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September 13, 2009

Tolstoy, Shakespeare, Orwell

Tolstoy hated Shakespeare and thought that other people's admiration for him was "a great evil, as is every untruth." Orwell's response, "Lear, Tolstoy and the Fool," is a rich and wise essay that probably expresses more of what I believe than almost any other 10 pages in English. It includes many interesting asides, for instance, about the relationship between aesthetic and moral judgment, Tolstoy's personal resemblance to Lear, and--quite timely for us--a warning not to equate libertarianism/anarchism with real love of freedom:

Orwell is not in the least pious about Shakespeare. His essay is full of high-handed complaints like this one: "Tolstoy is right in saying that Lear is not a very good play, as a play. It is too drawn-out and has too many characters and sub-plots. One wicked daughter would have been quite enough, and Edgar is a superfluous character: indeed it would probably be a better play if Gloucester and both his sons were eliminated." (I don't agree in the slightest, but we have to acknowledge Orwell's independence.)

In any case, the main theme of the essay is a defense of Shakespeare as a "humanist," and one might summarize the debate as follows. The elderly Tolstoy hated the world because people suffered in it. But he thought (along with Schopenhauer, Gandhi, and Christian ascetics) that the world was so organized that one could achieve happiness and redemption by renouncing the everyday temptations and evils of it. As a person, Tolstoy tried to renounce his title, estate, money, and copyrights--although, like Lear, he found that abdication is not easy. As an author, he also increasingly favored renunciation. As Orwell notes:

Shakespeare, in sharp contrast, was a man of the world--to a fault. ("He liked to stand well with the rich and powerful, and was capable of flattering them in the most servile way.") His love of the world was the essence of his art. It led him away from simplifications, generalizations, theories, and moralistic endings. It made him want to depict every kind of thing and character and to keep his own judgments off the stage. It made him love speech to the extent that he could write complete nonsense for the sheer music of it. "Shakespeare was not a philosopher or a scientist, but he did have curiosity, he loved the surface of the earth and the process of life."

I am deep into War and Peace but not finished with it, and I cannot say whether the younger Tolstoy was already ascetic enough to be an opposite of Shakespeare. Whether to embrace or renounce "life" is an explicit question for Andrei, Pierre, and Marya, among other characters in War and Peace. When Prince Andrei is gravely wounded at Borodino, he is filled with a love for life that makes him embrace and forgive the odious Anatole Kuragin, whom he had once wanted to kill in a duel. The "life" that Andrei loves is highly abstract; its "best and happiest moments" are exemplified by times when, "in his most distant childhood, ... burying his head in the pillows, he had felt happy in the mere consciousness of life." With your head buried in pillows, you are not aware of anyone in particular. Andrei could be one of those who love humanity but can't stand people. Shakespeare, I think, was just the opposite--he liked each one of his characters without thinking that the whole business meant anything. "Ripeness is all," as Edgar puts it (having just seen Lear, Tolstoy-like, defeated).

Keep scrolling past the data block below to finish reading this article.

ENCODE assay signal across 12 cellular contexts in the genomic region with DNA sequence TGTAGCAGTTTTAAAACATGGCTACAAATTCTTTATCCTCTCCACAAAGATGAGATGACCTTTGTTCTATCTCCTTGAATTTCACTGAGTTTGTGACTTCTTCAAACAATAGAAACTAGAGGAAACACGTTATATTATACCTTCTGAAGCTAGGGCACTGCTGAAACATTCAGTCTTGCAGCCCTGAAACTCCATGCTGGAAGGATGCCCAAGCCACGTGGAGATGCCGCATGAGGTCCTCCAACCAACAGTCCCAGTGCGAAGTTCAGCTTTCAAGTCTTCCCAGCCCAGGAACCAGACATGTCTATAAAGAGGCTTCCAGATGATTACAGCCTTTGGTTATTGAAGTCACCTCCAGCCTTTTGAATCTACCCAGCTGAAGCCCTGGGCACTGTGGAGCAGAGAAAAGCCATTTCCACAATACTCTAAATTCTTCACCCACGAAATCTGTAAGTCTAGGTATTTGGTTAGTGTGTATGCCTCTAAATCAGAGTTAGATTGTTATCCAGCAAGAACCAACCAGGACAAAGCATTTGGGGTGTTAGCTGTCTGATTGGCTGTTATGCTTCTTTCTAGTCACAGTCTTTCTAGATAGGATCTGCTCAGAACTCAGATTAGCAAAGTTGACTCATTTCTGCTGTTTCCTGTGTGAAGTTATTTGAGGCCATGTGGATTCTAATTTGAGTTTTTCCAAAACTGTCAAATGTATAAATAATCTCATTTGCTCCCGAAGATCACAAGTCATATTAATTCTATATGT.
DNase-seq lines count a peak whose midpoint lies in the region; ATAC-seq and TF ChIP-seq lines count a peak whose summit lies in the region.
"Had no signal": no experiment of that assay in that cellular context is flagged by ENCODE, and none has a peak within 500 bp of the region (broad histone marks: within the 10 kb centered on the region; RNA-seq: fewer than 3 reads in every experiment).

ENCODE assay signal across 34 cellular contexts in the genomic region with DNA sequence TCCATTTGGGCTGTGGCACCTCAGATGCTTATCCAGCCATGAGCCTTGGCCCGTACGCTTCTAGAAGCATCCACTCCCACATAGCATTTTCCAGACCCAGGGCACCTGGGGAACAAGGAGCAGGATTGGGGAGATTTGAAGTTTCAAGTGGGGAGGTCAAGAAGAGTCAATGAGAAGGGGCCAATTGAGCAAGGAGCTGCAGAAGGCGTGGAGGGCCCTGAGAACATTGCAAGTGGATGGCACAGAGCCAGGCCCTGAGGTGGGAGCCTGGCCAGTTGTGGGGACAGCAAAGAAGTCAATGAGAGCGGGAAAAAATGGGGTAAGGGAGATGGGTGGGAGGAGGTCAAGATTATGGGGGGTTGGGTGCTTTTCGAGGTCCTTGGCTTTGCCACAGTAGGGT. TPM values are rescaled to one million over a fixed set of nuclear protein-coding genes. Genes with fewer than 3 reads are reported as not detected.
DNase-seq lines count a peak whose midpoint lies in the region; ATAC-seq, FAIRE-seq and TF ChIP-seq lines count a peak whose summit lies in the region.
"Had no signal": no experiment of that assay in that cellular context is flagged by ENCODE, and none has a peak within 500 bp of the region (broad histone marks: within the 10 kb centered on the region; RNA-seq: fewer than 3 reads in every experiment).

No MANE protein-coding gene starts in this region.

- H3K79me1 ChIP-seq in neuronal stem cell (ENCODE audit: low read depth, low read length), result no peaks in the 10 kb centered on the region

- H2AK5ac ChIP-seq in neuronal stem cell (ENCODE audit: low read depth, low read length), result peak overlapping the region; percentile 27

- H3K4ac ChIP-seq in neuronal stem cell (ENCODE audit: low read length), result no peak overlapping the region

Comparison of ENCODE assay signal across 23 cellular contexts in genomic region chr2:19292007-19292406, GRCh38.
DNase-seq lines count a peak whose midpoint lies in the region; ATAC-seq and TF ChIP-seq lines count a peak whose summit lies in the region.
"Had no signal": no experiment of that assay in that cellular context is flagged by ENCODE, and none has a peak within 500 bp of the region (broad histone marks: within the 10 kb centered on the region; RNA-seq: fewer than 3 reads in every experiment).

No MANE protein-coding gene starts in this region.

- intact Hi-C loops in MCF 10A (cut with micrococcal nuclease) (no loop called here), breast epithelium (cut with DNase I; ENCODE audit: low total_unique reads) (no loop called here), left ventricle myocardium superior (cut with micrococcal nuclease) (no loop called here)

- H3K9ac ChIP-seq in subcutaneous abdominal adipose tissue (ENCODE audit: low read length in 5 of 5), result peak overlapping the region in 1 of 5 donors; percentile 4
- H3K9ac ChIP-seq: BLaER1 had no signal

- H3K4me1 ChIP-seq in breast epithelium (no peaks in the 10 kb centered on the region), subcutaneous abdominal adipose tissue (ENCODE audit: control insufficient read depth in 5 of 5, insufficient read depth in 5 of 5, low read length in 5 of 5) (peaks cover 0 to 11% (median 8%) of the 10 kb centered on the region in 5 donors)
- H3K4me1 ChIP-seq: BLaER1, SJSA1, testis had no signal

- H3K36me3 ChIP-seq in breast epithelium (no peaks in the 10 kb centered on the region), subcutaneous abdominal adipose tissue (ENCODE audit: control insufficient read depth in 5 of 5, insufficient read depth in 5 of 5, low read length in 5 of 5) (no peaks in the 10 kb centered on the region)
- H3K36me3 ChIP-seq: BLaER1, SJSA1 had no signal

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May 20, 2009

a darker As You Like It

Celia and Rosalind are about to hide in the Forest of Arden, where Rosalind will receive silly, lovesick poems, tease her besotted admirer, and arrange rustics' marriages in disguise. It will all be very merry under the greenwood tree, which makes As You Like It a perennial choice for high school productions.

Except that painting one's face black and going into the forest or common land was a traditional mode of peasant revolt, later specifically made a capital offense by the Black Act of 1723. There was also an old tradition of peasant women leading rebellions dressed as men. Maid Marion, the mythic model, had real imitators, such as the "troop of lewd women" who blocked the enclosure of Rockingham Forest in 1602. To these two traditional modes of insurrection--black-face and cross-dressing--could be added poaching deer (a way of punishing gentry who had evicted tenants to create deer parks), wearing antlers, and marching through the forest making deliberately cocaphanous music as a threat.* Exactly that combination is enacted in Arden, where Jaques associates it with ancestral traditions:

Wearing the horn was not a thing to laugh at, because it could precede violence. Peasant violence had occurred as recently as 1596, a famine year. (As You Like It was probably written in 1599-1600.) The Queen's own Privy Council acknowledged that the "raysing of the prices of graine" had driven the poor "to very great myserie and extermitie." Some of the poor believed that the cause of these rising prices was the enclosure of common lands to raise sheep for the international wool market. "Shepe and shepe-masters doeth cause skantye of corne." In a typical complaint, they charged that a gentleman had "inclused much of our Comon, .. converted all his ground which he had by exchange to pasture ground. ... He turns out his tenents as soon as their Leases are expir'd, and setts out ye land at rackt rent to others; and he hath depopulated the Town." The leaders of the 1596 rising set out to "cutt off the heads" of such gentry and knock down their fences.**